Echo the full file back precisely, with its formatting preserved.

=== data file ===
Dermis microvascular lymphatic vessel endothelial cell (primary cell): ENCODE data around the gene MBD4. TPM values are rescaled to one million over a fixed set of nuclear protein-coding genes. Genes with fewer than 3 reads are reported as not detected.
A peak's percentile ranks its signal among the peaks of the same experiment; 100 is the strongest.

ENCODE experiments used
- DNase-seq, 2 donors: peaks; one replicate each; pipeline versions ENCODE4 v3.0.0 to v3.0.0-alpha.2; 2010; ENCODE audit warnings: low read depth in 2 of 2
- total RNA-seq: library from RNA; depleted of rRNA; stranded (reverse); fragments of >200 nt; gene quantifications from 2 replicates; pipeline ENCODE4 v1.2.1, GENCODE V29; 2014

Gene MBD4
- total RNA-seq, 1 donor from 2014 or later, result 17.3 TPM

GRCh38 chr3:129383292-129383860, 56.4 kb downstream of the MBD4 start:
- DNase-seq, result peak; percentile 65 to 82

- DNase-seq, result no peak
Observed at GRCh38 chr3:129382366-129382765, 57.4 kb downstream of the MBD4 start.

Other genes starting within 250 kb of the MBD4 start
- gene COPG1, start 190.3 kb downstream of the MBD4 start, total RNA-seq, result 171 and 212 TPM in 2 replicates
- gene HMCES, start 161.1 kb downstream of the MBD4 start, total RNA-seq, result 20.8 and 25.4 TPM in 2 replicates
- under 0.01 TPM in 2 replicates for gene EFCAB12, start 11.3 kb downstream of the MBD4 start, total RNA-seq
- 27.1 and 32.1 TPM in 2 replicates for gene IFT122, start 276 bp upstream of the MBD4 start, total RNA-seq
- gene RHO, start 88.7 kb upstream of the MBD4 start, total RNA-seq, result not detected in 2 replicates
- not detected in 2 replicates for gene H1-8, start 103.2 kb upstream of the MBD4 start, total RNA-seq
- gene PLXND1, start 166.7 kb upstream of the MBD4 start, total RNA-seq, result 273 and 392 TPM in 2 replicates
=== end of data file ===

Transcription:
Dermis microvascular lymphatic vessel endothelial cell (primary cell): ENCODE data around the gene MBD4. TPM values are rescaled to one million over a fixed set of nuclear protein-coding genes. Genes with fewer than 3 reads are reported as not detected.
A peak's percentile ranks its signal among the peaks of the same experiment; 100 is the strongest.

ENCODE experiments used
- DNase-seq, 2 donors: peaks; one replicate each; pipeline versions ENCODE4 v3.0.0 to v3.0.0-alpha.2; 2010; ENCODE audit warnings: low read depth in 2 of 2
- total RNA-seq: library from RNA; depleted of rRNA; stranded (reverse); fragments of >200 nt; gene quantifications from 2 replicates; pipeline ENCODE4 v1.2.1, GENCODE V29; 2014

Gene MBD4
- total RNA-seq, 1 donor from 2014 or later, result 17.3 TPM

GRCh38 chr3:129383292-129383860, 56.4 kb downstream of the MBD4 start:
- DNase-seq, result peak; percentile 65 to 82

- DNase-seq, result no peak
Observed at GRCh38 chr3:129382366-129382765, 57.4 kb downstream of the MBD4 start.

Other genes starting within 250 kb of the MBD4 start
- gene COPG1, start 190.3 kb downstream of the MBD4 start, total RNA-seq, result 171 and 212 TPM in 2 replicates
- gene HMCES, start 161.1 kb downstream of the MBD4 start, total RNA-seq, result 20.8 and 25.4 TPM in 2 replicates
- under 0.01 TPM in 2 replicates for gene EFCAB12, start 11.3 kb downstream of the MBD4 start, total RNA-seq
- 27.1 and 32.1 TPM in 2 replicates for gene IFT122, start 276 bp upstream of the MBD4 start, total RNA-seq
- gene RHO, start 88.7 kb upstream of the MBD4 start, total RNA-seq, result not detected in 2 replicates
- not detected in 2 replicates for gene H1-8, start 103.2 kb upstream of the MBD4 start, total RNA-seq
- gene PLXND1, start 166.7 kb upstream of the MBD4 start, total RNA-seq, result 273 and 392 TPM in 2 replicates